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Flash Review 2, 8-6: Modernizing the House
Brown, Snag Process the Royal Opera House

By Josephine Leask
Copyright 2004 Josephine Leask

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LONDON -- "Snagged and Clored," the second half of the Royal Opera House 2's Summer Collection '04 season, programs highly innovative UK contemporary dance artists and encourages artists to take risks. It is a surprising initiative for the ROH to take, as the performances take place within the bastion of high-brow ballet and seat of the dance establishment itself; even if they are relegated to the glorified 'attic' at the top of the building, the Clore Studio. It was amusing during the interval of this past weekend's show to be jostled by the crowd of balletomanes who had come to watch the Bolshoi ballet and see them rub shoulders with the decidedly more shabby, casual contemporary dance audience.

Carol Brown Dances featured choreographer, performer, and dance academic Carol Brown with two dancers and a pianist, all of whom were well aware of the ironies of performing experimental work in the Opera House. Brown's piece "Room" was a witty, savvy and risk-taking number which consisted of spoken text, dance, pre-recorded sound and a live piano. In an approach more similar in style to a workshop or a piece of performance art which invites the audience into its process, the dancers explained that they were showing a series of cuts, shortcuts, edits or extracts, playing on different meanings of the word 'cut.' These cuts added up to an investigation of being 'housed' in a studio within the Opera House and a remix of the evening-length "The Changing Room," premiered by the company earlier this year. Brown is known for highly analytical work which examines every aspect, historical, sociological, and political of the body through movement and, more recently, through new technologies. Working with a digital architect, she has been researching live and virtual spaces, and how to extend the dancer's body through real and virtual presence. For "Room," however, there was no technology and no virtual space, just a stripped-down set which consisted of some lecterns and an old box of lost property rehearsal clothes.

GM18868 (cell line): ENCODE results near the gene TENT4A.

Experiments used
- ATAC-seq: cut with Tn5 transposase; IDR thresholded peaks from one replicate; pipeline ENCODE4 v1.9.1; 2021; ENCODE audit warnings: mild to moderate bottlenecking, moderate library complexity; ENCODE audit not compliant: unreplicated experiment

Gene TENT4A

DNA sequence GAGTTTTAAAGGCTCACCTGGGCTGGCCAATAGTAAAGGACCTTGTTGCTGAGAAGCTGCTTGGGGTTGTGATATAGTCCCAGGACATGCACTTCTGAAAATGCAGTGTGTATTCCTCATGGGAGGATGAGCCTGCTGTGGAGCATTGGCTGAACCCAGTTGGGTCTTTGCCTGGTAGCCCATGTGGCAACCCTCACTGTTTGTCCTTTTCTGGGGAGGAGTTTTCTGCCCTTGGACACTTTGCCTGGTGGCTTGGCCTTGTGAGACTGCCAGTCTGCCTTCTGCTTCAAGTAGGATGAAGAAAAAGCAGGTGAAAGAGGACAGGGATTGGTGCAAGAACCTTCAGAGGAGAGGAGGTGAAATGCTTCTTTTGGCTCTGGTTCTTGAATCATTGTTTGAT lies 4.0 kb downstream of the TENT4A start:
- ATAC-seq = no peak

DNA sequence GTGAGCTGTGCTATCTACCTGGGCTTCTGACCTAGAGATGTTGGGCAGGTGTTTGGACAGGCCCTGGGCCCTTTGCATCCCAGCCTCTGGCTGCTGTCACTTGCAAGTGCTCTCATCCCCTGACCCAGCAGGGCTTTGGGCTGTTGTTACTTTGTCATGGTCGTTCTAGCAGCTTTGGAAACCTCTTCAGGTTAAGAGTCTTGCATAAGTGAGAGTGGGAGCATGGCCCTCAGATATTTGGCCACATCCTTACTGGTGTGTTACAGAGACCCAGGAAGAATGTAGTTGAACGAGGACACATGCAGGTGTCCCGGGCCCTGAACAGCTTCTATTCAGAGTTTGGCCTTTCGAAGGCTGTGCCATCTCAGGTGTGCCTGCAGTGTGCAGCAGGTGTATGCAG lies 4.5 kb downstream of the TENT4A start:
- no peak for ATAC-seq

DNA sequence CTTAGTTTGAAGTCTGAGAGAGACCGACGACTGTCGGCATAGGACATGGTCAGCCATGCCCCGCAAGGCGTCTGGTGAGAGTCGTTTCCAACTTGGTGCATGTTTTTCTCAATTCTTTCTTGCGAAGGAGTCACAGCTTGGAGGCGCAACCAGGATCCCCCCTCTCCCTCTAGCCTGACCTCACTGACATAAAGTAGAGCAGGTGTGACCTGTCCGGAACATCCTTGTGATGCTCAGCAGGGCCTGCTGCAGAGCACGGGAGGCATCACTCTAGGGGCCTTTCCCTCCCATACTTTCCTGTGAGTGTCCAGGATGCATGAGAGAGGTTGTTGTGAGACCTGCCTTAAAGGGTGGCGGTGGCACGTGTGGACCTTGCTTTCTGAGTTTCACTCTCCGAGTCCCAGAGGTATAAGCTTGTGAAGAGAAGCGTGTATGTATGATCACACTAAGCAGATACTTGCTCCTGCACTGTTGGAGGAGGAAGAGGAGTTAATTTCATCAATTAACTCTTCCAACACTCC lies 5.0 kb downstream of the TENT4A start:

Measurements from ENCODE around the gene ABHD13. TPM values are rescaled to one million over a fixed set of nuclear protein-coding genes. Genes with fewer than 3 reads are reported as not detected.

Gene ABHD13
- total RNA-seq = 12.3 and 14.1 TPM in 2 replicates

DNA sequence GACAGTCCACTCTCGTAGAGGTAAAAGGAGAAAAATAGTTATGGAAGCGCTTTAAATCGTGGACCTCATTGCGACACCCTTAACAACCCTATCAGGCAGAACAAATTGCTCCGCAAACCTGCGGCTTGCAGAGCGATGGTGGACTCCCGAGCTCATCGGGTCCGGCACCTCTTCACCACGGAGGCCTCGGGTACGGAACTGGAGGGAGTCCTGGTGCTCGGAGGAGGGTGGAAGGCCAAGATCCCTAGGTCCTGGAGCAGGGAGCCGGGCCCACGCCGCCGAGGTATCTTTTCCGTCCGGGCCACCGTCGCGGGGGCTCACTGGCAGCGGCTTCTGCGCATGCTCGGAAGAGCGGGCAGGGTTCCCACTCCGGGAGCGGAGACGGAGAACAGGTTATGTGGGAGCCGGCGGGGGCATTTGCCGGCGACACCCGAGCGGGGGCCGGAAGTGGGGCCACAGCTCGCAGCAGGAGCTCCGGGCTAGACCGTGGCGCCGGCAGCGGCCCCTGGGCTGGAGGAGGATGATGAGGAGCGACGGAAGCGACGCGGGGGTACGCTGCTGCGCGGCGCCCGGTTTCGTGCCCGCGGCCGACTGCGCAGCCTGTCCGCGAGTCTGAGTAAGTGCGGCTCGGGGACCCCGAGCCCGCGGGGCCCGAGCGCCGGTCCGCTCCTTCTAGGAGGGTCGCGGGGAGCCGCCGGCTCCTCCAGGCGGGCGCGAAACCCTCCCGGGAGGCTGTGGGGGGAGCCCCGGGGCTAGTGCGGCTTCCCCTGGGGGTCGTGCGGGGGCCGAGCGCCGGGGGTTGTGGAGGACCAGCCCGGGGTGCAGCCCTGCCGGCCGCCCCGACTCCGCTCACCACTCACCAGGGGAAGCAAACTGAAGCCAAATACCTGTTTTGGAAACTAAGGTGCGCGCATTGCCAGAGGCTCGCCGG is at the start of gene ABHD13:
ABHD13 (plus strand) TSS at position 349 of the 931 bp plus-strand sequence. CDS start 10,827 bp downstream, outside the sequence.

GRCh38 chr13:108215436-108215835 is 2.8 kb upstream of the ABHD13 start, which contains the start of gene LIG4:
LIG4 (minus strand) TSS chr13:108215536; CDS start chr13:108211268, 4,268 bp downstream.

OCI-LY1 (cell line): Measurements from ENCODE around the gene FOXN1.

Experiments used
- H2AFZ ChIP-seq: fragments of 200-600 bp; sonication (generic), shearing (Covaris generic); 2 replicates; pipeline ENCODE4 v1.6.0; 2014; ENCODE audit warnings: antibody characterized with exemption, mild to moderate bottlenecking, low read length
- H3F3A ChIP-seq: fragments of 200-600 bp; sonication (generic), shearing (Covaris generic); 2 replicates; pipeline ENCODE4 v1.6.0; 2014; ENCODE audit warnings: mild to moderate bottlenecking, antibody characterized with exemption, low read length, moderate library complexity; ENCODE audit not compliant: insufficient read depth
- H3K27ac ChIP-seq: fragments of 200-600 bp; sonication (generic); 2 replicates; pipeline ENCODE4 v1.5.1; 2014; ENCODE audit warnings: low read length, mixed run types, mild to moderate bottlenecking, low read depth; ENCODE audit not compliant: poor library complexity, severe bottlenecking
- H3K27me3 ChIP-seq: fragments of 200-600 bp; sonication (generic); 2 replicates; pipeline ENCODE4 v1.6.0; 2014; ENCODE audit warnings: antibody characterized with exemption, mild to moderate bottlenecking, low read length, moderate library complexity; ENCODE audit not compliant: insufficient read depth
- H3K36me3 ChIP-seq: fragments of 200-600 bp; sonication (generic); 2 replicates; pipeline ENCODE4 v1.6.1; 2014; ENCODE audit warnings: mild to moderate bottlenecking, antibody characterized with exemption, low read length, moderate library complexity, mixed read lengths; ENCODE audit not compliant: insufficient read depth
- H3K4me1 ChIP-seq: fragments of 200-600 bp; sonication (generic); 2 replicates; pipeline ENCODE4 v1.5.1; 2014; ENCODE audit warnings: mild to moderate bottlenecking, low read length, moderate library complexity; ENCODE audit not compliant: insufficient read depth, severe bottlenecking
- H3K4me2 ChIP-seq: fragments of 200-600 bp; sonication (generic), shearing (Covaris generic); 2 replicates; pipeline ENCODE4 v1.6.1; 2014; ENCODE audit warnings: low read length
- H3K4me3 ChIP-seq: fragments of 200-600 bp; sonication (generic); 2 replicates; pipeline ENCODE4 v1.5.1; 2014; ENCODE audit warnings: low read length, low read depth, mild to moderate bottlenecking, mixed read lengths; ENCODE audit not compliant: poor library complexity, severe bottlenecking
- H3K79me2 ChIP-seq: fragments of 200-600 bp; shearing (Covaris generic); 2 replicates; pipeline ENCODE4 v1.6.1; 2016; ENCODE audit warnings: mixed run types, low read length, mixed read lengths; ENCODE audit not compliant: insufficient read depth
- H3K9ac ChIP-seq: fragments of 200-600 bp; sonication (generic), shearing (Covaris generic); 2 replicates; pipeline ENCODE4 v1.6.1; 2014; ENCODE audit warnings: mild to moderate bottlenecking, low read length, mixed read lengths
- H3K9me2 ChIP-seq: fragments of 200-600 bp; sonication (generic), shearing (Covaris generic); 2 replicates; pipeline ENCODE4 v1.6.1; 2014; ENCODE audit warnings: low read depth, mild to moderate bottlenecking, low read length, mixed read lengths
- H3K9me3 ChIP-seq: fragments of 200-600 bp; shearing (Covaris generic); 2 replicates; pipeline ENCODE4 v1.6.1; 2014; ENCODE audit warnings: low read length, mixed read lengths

The questions posed by the dancers and the explanations given take one on a challenging matrix of enquiry, as many of these questions are ones that you would expect to be asked when working with complex technology and the fallible human body. References are made to the evening-length "Changing Room" and it helps if you have been fortunate enough to have seen this piece, but there are also references to the politics of the ROH, its various stars and the hierarchy within the building. At one point one of the dancers dons a grubby Royal Ballet tee-shirt pulled out from the lost property box. Brown's sentiment that contemporary dance artists are patronized by those within the ROH is hinted at in the covert gestural language and clever puns but this is very far from a cheap 'slagging off.' What is pleasing about "Room" is that the dancers talk and perform in a relaxed, open and conversational manner, so that even if you are lost by their profound utterances or by the tight knotty movement phrases, you feel warm towards these women and interested by everything they do. The score works extremely well also, with the electronic pre-recorded sounds of ambient noise playing off the live piano, adding more intriguing layers of meaning.

The company which followed, Snag, performed "Bye," choreographed by Sarah Warsop. This was a pure dance piece for four dancers and music and video mixed by DJ Charles Kriel. The performers are framed by a stunning backdrop of computer animated images created by Kriel which take us on a panoramic journey through skies, stars, electrical storms and earthquakes and impressive mountain ranges. The dancers, dressed in urban club-style white combat trousers and transparent tops, go through some rather nondescript but fluid movement phrases, always travelling from one side to the other. Their blank faces are suitable for the hyper cool style of the piece and the sophisticated ambient sound track, but their performance is more appropriate for club land than for a performance meant to engage an intimate studio theatre audience. The sound and visual environment is much more powerful than the choreography and while these are good dancers, they lack bite and energy.

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